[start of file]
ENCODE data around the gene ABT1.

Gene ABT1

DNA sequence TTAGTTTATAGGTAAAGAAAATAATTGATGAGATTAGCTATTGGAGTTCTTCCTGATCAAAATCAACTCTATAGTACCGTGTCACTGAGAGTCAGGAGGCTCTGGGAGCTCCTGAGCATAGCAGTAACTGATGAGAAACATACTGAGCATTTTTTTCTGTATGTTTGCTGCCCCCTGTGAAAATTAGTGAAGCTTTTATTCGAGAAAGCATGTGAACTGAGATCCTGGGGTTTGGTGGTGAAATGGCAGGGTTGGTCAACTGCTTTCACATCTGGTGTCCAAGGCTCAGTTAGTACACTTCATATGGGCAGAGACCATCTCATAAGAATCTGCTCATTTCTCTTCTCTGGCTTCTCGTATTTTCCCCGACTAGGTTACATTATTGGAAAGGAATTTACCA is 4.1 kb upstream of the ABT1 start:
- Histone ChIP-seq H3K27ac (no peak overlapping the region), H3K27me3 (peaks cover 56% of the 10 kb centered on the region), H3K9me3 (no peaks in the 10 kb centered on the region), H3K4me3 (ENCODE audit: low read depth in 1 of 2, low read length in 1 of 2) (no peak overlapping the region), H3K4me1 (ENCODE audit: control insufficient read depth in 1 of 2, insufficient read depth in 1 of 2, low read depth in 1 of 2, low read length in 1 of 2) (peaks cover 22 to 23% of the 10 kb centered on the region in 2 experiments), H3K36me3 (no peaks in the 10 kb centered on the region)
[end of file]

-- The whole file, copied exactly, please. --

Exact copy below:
ENCODE data around the gene ABT1.

Gene ABT1

DNA sequence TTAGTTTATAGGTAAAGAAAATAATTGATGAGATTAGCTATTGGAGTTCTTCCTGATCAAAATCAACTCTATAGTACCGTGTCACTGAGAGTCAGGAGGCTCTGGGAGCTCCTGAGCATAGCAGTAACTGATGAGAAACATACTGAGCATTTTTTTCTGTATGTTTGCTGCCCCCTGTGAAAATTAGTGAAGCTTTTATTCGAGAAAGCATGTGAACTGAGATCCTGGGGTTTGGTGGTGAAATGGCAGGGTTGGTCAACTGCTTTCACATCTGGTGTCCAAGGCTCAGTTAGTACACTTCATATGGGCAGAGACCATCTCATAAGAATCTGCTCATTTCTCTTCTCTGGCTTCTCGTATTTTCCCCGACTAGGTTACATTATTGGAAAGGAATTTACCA is 4.1 kb upstream of the ABT1 start:
- Histone ChIP-seq H3K27ac (no peak overlapping the region), H3K27me3 (peaks cover 56% of the 10 kb centered on the region), H3K9me3 (no peaks in the 10 kb centered on the region), H3K4me3 (ENCODE audit: low read depth in 1 of 2, low read length in 1 of 2) (no peak overlapping the region), H3K4me1 (ENCODE audit: control insufficient read depth in 1 of 2, insufficient read depth in 1 of 2, low read depth in 1 of 2, low read length in 1 of 2) (peaks cover 22 to 23% of the 10 kb centered on the region in 2 experiments), H3K36me3 (no peaks in the 10 kb centered on the region)